Africa Mobile Operators Customer Service Awareness Day: Data & Mobile Money - Afrinnovator
Last night I saw some interesting tweets about some very important questions around customer services issues with Safaricom Kenya. Salim lead the charge with his post about Mobile Money Statements- he makes excellent points about both the ease of access and the pricing of statements to access a year’s worth of M-PESA records. His claim is valid, whilst Salim has not disclosed why he needs such statements going so far back, I can think of many reasons why based on personal banking principles E.g. 1) Tax or 2) Prove Credit Worthiness to make a purchase or loan 3) Keep great personal financial records!
I’ll save some side discussions for another post about why these very reasons are why the likes of Gates Foundation are pouring millions into Africa to study the effects of mobile money on financial inclusion and why mobile money startups that offer some of these very features are so interesting..
Back to Salim’s complaint & M-PESA- Is there a logical reason why it costs so much to access these records, beyond the simple database query and data storage and cost to deliver a stament by e-mail? It is because M-PESA is actually operated by UK under Vodafone, Sagentia or IBM that charges Safaricom to use its database or at least makes it hard to? Is M-PESA infrastructure so antiquated it can’t perform these data query demands at scale? These might be one technical and cultural/business reasons . The other one and most likely reason could be simply poor customer service. Lets see Safaricom react- on this, I declare, Africa Mobile Operators Customer Service Awareness Day.
Next!…Safaricom Data Bundles
Erik Hersman released a post this morning about how Safaricom handles data bundles and their renewal. A lot of people also feel this pain inc. myself who in the last 3 months traveling in and out of Kenya and Tanzania and the need to stay connected on data is a real issue. People travel and they want to know how that their data bundles are handled correctly following an absense of a week or so. Safaricom seems to be trying to maximize data revenue by changing the expiry terms resulting in you losing data balance. The change itself without proper notification is bad enough a customer service issue yet alone the expiry terms. Transparency and fair rules is the need here.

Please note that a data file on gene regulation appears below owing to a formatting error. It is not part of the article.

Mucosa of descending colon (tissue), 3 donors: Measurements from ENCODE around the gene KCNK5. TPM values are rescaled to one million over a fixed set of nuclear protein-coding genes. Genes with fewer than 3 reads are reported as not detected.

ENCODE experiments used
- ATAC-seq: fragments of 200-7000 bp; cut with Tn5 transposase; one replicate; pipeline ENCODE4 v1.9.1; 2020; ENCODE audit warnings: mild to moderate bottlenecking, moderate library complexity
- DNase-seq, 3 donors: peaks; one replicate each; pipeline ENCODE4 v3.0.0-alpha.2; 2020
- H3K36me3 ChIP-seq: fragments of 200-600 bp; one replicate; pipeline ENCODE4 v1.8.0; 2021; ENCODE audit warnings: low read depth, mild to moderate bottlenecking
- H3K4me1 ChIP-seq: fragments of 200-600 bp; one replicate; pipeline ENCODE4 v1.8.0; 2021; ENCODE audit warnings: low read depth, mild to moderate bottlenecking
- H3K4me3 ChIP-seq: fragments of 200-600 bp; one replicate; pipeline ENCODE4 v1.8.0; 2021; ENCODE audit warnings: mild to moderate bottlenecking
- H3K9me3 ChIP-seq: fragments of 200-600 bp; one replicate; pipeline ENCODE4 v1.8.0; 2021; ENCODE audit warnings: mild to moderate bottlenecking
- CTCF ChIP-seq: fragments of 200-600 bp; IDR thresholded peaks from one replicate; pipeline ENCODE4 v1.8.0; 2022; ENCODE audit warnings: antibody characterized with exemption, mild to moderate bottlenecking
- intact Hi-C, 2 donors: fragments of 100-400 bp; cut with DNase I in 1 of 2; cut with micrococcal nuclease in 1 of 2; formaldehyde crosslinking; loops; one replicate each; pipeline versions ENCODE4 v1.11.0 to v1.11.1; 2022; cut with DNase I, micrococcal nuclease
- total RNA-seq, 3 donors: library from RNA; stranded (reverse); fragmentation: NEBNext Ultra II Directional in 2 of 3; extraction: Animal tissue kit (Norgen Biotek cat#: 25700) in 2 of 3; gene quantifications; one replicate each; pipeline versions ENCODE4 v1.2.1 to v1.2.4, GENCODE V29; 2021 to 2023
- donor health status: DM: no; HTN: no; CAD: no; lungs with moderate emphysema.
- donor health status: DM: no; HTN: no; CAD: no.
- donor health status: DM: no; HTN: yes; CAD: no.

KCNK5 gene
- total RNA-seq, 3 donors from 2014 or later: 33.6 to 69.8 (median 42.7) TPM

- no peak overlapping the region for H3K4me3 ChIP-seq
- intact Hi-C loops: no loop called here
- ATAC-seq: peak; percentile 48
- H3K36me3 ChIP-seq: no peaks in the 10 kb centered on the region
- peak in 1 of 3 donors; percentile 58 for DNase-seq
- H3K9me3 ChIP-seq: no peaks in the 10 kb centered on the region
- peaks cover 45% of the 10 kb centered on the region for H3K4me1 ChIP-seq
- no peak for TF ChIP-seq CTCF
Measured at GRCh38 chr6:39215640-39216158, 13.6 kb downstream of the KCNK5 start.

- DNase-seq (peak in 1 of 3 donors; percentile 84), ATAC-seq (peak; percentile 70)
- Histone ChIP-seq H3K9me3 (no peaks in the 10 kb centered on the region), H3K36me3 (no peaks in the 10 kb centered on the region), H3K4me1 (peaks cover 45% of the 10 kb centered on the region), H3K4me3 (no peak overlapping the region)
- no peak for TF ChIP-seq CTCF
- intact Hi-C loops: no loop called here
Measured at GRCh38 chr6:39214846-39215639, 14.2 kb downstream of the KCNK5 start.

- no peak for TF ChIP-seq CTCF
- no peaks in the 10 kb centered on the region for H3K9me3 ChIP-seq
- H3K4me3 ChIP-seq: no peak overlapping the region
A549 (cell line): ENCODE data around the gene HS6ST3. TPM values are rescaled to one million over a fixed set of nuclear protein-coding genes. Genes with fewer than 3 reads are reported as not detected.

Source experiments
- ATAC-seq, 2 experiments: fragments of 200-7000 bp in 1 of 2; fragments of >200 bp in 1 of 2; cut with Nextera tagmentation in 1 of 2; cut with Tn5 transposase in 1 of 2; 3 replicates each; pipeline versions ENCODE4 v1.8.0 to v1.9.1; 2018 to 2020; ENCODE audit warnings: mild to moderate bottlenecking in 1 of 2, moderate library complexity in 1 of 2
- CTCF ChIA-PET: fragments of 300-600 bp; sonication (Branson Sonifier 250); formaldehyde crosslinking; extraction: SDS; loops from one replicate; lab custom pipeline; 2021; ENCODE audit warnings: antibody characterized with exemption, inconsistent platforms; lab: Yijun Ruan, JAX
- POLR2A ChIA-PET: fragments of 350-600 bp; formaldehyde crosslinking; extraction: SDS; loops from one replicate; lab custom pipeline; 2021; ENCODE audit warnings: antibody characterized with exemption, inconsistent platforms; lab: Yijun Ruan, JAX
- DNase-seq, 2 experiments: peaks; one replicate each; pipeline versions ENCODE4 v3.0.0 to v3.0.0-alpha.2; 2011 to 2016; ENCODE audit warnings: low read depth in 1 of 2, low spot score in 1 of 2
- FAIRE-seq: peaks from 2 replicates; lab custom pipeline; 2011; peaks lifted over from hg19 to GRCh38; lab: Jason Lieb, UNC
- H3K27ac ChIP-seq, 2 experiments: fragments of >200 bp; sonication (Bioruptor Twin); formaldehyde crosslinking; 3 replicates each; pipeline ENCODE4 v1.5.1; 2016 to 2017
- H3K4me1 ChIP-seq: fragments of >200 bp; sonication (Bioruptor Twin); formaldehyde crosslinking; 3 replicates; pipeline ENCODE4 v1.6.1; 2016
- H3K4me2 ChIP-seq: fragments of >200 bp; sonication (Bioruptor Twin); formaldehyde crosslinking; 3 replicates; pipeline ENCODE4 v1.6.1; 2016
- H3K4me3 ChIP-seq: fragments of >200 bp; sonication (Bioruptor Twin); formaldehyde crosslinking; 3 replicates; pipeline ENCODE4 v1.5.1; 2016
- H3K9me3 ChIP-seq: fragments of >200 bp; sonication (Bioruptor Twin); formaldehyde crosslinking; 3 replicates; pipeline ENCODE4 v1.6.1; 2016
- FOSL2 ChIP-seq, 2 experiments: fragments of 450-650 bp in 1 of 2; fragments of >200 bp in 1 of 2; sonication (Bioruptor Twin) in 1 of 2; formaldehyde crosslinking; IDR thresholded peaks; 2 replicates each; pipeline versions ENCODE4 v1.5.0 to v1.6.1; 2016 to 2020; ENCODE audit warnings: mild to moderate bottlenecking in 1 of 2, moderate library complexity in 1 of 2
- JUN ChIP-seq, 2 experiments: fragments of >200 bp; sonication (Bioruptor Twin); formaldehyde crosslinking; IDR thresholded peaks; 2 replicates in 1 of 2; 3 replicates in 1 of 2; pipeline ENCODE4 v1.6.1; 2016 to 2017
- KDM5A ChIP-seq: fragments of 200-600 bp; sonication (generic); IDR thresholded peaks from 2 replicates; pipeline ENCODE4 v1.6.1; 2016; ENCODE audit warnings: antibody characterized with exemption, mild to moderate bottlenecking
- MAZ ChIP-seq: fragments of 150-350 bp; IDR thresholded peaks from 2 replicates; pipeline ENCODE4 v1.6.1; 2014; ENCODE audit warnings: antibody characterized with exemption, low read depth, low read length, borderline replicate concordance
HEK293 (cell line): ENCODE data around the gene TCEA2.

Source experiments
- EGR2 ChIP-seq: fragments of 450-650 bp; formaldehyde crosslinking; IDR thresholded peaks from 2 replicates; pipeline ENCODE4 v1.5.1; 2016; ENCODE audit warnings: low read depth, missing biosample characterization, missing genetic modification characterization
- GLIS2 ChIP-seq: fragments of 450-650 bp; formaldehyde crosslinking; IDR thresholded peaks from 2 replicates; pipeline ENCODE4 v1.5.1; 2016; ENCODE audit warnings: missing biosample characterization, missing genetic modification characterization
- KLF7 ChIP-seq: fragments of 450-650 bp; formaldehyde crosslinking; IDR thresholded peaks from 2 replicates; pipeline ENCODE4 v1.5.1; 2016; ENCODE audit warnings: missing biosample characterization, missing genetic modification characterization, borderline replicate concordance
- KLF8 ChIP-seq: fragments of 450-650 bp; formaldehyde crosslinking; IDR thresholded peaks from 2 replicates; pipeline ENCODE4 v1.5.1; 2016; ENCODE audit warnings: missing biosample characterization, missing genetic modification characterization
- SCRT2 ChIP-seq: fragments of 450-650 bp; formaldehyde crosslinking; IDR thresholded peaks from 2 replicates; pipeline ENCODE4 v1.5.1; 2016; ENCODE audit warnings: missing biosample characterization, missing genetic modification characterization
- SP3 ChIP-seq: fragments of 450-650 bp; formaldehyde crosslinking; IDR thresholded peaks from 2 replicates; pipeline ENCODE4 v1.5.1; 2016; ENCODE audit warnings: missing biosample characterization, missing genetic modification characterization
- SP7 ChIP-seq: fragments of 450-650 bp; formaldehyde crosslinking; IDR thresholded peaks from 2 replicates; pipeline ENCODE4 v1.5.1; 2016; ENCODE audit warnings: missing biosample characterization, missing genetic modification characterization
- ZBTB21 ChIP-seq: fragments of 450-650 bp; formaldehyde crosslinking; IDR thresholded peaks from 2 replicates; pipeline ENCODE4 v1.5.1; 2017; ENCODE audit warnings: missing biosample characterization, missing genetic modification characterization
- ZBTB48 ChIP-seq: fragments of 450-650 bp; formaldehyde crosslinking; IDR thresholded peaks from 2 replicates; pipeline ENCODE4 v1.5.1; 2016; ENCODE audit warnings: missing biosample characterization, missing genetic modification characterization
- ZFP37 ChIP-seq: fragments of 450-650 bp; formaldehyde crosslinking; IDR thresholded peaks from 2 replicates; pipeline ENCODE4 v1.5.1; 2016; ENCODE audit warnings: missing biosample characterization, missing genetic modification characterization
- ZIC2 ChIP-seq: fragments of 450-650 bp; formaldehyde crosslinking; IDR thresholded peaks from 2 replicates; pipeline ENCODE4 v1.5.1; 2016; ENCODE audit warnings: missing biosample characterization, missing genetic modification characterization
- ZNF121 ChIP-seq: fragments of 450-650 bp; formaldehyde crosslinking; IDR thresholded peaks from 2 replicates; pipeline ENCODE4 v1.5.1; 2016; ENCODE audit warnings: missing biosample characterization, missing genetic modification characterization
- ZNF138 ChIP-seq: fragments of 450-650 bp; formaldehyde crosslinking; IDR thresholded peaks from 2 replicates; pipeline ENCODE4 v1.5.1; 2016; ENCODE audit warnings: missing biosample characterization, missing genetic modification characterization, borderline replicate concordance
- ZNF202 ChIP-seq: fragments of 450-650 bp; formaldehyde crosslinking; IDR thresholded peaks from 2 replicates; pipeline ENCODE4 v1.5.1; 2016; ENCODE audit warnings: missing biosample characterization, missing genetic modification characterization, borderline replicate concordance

Mobile Operators face cut throat competition, Safaricom is slowly losing marketshare to upstarts in Kenya. Meanwhile in Tanzania, it is more competitive that ever, Airtel, Vodacom and Tigo are neck and neck. The balance all these mobile operators have to strike is to maintain their Average Revenue Per User (ARPU) via innovation, new services (like mobile money!) and customer service vs maintaining the growth. We are reaching a point in time in Africa where saturation of mobile services is on the horizon, and “multi-siming” is a reality with very low switching costs to not only own multiple phones (I own 2 phones, inc. one 2 simcard samsung). I offer you these charts to highlight the challenges operators face. Basically- growth ARPU through services and data, not voice and text. And they should be doing it without robbing customers too.
In Tanzania, I noticed an even more serious problem with how they handle data bundles. First off, they have constantly been changing and its not even transparent. For instance Cheka Internet vs Bomba keywords to activate bundles has been really confusing of late with multiple expiry dates. However, the most serious offense by Vodacom is how they don’t alert you in time by SMS that you have low data and hence quickly transition from bundle to regular high pay per MB usage. You basically find out once your airtime has totally run out, up to $5-10 worth before you get the SMS saying “you are running low on data”- it should really read “haha- we just screwed you and took all your airtime!”. Contrast this with Airtel Tanzania, the service I use and am loyal to: each data bundle has an associated expiration date that is 1 month out and you can queue them up! For instance, right now I have 179MB left on the current and two 400MB bundles that follow after that. The network sends me an SMS well in advance (about 50MB left) when my bundle is low and all the other bundles status too in one tidy data SMS reciept (in fact I am amazed they can fit so much info into the SMS!). As a result, my usage is actually pretty consistent and I love Airtel over Vodacom for internet services. I probably spend about $20/month and have no plans to use any other network for mobile internet. I am a retained and happy customer, if Airtel did data roaming well, they might even make more from me during my travel if they kept their seamless across multiple country brand promise. Meanwhile, Vodacom- I only use it for M-PESA and where they have good reception over Airtel in rural areas of Tanzania. Internet- if I can avoid it….
Mobile Operators need to go from “Growth Mode” to “Retention/Loyalty Mode” fast and customer services is one area they have to beef up. Otherwise the likes of Erik and Salim, who I am pretty sure are on the high ARPU segment will start to defect to other competitive services. What is interesting in Kenya is that Safaricom’s dominance makes it hard to do this like the days of using Internet Explorer on Windows – they have a lock on mobile money with M-PESA. What makes Salim’s and Erik’s complaint so relevant is that they hit right at the heart of the growth areas of Mobile Operators in Africa (Mobile Money and Data)- should they not be focusing on improving those to retain high value customers who have an influence?
Do you have a a compaint? Make it be known on Africa Mobile Operators Customer Service Awareness Day!